The results of Ge et al. [5] significantly advance our understanding of cis-regulatory factors, and their possible role in heritability of complex disorders. We can now propose steps that are required to shed light on this hidden area.

First, AE should be measured for each transcript isoform, rather than at single marker SNPs that represent the mean of all isoform transcripts. Next generation sequencing has the potential to provide this level of detail [9, 10]. Second, equal attention must be given to rSNPs and srSNPs; the latter affect mRNA processing and translation. Moreover, noncoding RNAs should be considered, as many hits from genome-wide association studies are in intergenic regions.

Because of the tissue selectivity of gene expression, the third step is that AE must be determined in relevant target tissues. Numerous tissue banks are available that provide human autopsy tissues from diseased subjects and controls that are suitable for AE analysis. Also, SNP scanning and subsequent molecular genetics studies are needed to identify the polymorphisms responsible for AEI. Knowing the main functional variants for a candidate gene greatly facilitates subsequent clinical association studies with accessible DNA samples. Furthermore, we should focus on genes that show positive selection in the human lineage, which indicates phenotypic penetrance. If multiple genes in a given pathway have frequent regulatory variants, appropriate multifactorial models should be tested for combined effects on fitness and disease.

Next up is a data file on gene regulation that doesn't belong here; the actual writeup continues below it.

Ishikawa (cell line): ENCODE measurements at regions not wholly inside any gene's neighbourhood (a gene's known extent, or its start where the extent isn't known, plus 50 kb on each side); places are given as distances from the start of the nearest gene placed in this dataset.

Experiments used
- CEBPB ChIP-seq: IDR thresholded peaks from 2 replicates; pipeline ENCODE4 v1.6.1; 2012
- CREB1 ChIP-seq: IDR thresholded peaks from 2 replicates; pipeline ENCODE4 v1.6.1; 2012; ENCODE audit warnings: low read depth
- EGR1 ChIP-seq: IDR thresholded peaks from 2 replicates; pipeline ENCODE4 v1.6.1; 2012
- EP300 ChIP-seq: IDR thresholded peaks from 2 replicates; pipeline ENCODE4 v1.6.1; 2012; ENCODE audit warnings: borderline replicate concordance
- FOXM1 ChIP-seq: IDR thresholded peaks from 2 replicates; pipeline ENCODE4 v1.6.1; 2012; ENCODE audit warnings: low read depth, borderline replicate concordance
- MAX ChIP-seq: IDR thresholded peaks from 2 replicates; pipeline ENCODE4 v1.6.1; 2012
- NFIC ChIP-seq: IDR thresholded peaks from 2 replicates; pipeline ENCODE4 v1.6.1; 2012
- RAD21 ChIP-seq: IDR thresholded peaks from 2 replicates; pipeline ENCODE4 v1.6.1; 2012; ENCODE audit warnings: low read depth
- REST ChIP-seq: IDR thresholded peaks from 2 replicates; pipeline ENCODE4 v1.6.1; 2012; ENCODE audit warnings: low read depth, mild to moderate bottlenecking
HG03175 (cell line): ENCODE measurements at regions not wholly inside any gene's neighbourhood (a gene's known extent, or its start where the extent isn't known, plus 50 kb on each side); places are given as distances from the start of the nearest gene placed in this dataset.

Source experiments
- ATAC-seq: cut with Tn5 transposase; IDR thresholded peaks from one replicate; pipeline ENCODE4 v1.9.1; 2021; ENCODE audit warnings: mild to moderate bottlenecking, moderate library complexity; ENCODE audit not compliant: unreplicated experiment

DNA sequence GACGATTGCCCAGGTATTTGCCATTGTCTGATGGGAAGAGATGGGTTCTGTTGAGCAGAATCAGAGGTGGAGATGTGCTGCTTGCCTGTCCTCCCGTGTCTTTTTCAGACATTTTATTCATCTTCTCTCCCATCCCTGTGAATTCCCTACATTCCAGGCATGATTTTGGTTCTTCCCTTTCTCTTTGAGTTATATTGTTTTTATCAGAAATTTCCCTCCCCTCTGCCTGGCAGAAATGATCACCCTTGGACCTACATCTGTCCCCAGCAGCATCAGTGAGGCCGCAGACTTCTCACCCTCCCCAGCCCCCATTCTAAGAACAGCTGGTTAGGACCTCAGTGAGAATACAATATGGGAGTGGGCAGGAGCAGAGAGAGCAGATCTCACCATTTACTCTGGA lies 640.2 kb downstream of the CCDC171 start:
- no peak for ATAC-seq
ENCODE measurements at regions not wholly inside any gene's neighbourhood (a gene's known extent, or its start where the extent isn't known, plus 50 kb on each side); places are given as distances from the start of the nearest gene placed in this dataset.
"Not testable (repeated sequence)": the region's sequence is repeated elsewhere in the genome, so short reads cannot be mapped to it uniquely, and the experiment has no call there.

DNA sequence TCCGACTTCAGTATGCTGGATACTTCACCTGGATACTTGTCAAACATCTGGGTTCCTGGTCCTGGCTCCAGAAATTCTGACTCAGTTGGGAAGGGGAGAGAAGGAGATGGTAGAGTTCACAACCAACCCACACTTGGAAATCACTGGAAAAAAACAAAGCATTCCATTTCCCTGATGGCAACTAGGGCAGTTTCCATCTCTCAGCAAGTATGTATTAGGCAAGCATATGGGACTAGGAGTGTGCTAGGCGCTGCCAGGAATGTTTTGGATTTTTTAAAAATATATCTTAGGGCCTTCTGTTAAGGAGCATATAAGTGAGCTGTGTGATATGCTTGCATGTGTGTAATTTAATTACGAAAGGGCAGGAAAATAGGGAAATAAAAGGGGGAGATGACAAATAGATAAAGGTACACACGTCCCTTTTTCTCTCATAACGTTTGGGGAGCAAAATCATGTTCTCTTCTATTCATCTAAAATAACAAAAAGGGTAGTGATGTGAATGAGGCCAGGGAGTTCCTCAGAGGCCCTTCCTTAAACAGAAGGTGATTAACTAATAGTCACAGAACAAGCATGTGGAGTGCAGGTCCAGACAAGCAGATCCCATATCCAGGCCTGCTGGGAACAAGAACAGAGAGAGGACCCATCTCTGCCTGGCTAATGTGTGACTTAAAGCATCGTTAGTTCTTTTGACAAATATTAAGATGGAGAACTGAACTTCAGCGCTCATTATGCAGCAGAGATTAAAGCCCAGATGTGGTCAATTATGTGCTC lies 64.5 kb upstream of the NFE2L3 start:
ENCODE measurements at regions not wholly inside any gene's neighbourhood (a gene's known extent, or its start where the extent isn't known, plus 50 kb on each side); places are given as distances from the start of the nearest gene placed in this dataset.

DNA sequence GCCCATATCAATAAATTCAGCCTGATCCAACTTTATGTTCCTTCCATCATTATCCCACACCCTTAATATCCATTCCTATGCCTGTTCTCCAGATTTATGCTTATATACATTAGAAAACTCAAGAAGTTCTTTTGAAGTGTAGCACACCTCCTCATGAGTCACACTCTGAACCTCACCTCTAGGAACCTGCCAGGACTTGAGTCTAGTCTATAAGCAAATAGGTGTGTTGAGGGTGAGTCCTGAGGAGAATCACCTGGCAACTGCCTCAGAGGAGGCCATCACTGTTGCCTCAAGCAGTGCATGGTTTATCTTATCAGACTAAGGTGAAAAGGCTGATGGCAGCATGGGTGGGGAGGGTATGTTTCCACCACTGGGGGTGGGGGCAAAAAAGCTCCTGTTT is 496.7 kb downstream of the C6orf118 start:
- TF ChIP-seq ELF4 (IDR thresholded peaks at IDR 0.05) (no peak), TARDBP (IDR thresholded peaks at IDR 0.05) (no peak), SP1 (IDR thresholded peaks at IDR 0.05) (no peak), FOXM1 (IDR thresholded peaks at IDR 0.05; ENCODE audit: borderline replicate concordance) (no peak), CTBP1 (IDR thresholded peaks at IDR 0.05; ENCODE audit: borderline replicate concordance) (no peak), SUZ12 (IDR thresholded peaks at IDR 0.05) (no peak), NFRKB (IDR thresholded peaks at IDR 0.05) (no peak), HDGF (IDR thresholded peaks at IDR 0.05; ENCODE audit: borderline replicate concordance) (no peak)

Finally, drug targets presumably reside at critical intersections of protein networks, thereby altering the disease process. These targets should be revisited in order to check whether cis-regulatory factors have been overlooked. Polymorphisms in drug target genes often have a large effect on disease risk or treatment outcomes, which are the focus of pharmacogenomic studies.

Given the rapid advances in genomic technologies, these goals are achievable and promise breakthroughs in resolving complex disease risks, prevention strategies, and therapy outcomes.

Abbreviations

AE: 

allelic expression

AEI: 

allelic expression imbalance

eQTL: 

expression quantitative trait locus

rSNP: 

regulatory SNP

srSNP: 

structural RNA SNP.

Declarations

Authors’ Affiliations

(1)
Program in Pharmacogenomics, College of Medicine, The Ohio State University